Family Of Pressure Sores Victim Appalled At Lack Of Apology From Staff Responsible For Her Care

Medical Law Experts Say Family Need Proof Lessons Have Been Learnt To Accept Their Loss

22.04.2013

By Helen MacGregor

The heartbroken family of an elderly woman who died after her ‘horrific’ bedsores became infected have slammed the nursing home and hospital trust that were responsible for her care and have spoken of their anger that they have still not had an apology over three years on.

Dementia sufferer Hazel Fryers was admitted to Princess Lodge Care Home in Old Town, Swindon, in May 2009 where a risk assessment highlighted she was at ‘very high’ risk of developing pressure sores and she should be moved every two hours.

But the 83-year-old died from blood poisoning caused by infected ‘rotting’ wounds just 10 months later leaving her family desperate for answers as to whether more could have been done to prevent her death.

Hazel’s daughter Sue McMahon instructed medical law experts at Irwin Mitchell who have secured an undisclosed settlement for their loss but the family say they are appalled at Life Style Care PLC (the owner of the home) and Swindon Primary Care Trust’s refusal to admit responsibility and the money means nothing without an apology and proof lessons have been learnt.

This is despite a Coroner describing the grandmother of two’s death as ‘highly preventable’ during the inquest in July 2010.

Andrew Bowman, a specialist medical lawyer at Irwin Mitchell’s Bristol office representing Hazel’s family, said: “This is a terrible case that saw an old lady die in an undignified and painful way when she was at her most vulnerable.

“What makes it worse is that our investigations and the Coroner found evidence that staff at the home and the specialist nurse from the Trust could have done more to prevent and treat Hazel’s pressure sores.

“Despite this evidence, both have refused to admit any responsibility for Hazel’s death which has resulted in a long and unnecessary battle for justice for her devastated family, which we find appalling.”

Hazel’s daughter Sue, 56, from Nailsea in Bristol, said: “We are absolutely appalled at the way my mum was treated by the very people who were employed to care for her.

“My brother became her full time carer after she was diagnosed with dementia in 2005 but it got to the point where she was unable to talk or wash herself and she was incontinent.  She then fell and broke her hip and we were advised that she needed specialist help.

“We became concerned after a couple of months of her being in Princess Lodge because we noticed she was losing weight and then the home told us she had developed pressure sores. We were disappointed as the staff said they were doing everything they could to prevent them.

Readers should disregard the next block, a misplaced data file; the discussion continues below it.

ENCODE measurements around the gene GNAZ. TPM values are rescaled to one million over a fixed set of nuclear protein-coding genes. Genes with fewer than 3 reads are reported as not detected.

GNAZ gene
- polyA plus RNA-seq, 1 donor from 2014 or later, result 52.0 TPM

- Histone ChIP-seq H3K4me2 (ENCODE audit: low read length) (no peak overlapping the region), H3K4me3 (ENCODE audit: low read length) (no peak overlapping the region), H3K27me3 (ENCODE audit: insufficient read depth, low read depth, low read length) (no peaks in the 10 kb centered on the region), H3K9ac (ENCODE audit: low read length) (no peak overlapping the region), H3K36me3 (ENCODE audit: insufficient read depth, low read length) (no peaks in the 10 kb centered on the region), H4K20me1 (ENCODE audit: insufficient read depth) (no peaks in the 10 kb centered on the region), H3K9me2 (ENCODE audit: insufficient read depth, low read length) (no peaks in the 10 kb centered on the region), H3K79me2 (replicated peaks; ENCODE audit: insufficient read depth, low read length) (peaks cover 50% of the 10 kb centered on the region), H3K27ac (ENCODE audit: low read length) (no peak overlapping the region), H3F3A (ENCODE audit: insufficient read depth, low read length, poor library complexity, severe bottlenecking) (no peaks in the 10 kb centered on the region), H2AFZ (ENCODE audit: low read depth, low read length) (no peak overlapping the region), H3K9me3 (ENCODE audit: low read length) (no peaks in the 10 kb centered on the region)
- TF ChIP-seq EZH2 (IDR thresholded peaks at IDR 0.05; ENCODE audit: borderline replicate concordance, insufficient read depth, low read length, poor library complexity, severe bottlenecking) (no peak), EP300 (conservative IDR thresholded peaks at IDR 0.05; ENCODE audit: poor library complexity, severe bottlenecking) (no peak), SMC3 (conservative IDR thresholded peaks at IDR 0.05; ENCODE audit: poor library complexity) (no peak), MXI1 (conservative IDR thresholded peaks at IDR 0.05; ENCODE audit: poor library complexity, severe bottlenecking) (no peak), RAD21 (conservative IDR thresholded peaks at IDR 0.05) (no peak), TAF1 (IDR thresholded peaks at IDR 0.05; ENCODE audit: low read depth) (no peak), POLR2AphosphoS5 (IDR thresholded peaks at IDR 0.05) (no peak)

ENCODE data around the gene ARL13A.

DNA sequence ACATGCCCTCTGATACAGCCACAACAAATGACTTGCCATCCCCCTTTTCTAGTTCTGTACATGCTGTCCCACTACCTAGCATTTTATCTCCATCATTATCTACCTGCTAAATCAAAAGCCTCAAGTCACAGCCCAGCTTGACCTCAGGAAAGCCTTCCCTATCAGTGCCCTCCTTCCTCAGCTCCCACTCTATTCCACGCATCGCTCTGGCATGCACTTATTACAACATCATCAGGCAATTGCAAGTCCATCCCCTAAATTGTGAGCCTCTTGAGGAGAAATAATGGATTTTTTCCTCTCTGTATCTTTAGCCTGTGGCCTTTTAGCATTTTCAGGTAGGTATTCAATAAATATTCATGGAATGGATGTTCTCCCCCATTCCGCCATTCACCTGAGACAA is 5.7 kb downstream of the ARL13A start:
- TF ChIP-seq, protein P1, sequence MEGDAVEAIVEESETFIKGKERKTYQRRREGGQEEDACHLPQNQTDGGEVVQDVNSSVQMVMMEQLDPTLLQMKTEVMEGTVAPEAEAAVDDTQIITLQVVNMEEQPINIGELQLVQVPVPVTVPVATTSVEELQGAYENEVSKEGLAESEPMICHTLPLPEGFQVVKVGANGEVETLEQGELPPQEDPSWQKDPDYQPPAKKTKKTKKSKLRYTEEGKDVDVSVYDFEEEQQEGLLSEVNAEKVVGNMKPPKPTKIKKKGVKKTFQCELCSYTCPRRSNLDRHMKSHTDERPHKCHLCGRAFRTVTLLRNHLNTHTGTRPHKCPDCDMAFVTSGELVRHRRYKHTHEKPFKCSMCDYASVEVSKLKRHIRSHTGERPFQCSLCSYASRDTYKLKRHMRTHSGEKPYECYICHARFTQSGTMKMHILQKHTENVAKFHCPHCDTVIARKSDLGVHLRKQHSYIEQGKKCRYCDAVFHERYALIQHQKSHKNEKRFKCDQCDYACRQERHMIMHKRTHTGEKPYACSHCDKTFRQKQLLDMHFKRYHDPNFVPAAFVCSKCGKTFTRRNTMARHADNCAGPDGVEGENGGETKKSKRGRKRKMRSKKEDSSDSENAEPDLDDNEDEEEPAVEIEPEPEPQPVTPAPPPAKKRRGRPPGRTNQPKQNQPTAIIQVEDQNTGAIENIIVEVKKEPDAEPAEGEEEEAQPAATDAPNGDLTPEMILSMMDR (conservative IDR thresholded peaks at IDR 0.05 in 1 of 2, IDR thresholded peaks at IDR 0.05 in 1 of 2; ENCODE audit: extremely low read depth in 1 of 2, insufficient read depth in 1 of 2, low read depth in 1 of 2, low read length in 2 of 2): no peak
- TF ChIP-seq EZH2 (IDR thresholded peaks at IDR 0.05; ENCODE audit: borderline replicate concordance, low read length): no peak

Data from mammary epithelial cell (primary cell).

“But Mum was becoming sicker and we were absolutely appalled when one of the nurses told us that the wounds were starting to rot. It was horrific but we felt utterly helpless.”

She added: “Knowing she died in such an undignified way has been incredibly hard to accept - she didn’t deserve it. But what is most disgusting is the fact no one is willing to hold their hands up and say mistakes were made or apologise to us for our loss. It’s like another kick in the teeth and we have lost all faith in the care system for the elderly.

“The money brings the legal proceedings to a close but means nothing without an apology and gives us no reassurance that improvements have been made to prevent any other family going through a similar tragedy.”

On arrival at Princess Lodge, Hazel was given a pressure cushion to use when she was sat on her armchair and a pressure bed – both designed to reduce the risk of sores developing.

But the bed only worked when it was set to the same weight as the patient and on several occasions, it was found to be set to more than twice the weight of Hazel which would have caused more damage than not having a bed at all.

To make matters worse, staff at the home were aware Hazel had pressure sores developing on her bottom and hips, but waited until the skin had split and broken before calling the tissue viability nurse for help.

Investigations led by Irwin Mitchell found the nurse then failed to adequately assess the severity of the wounds and failed to treat them appropriately, using creams and dressings that increased the risk of infection.

Andrew Bowman at Irwin Mitchell added: “Sadly we continue to be contacted by distraught families who are desperate for answers about the loss of a loved one caused by pressure sores – an injury completely preventable. No amount of money can make up for this loss and we believe Hazel’s family are owed an apology for what happened as until then, it will be incredibly hard for them to move forward with their lives.”

Read more about Irwin Mitchell’s expertise relating to fatal claims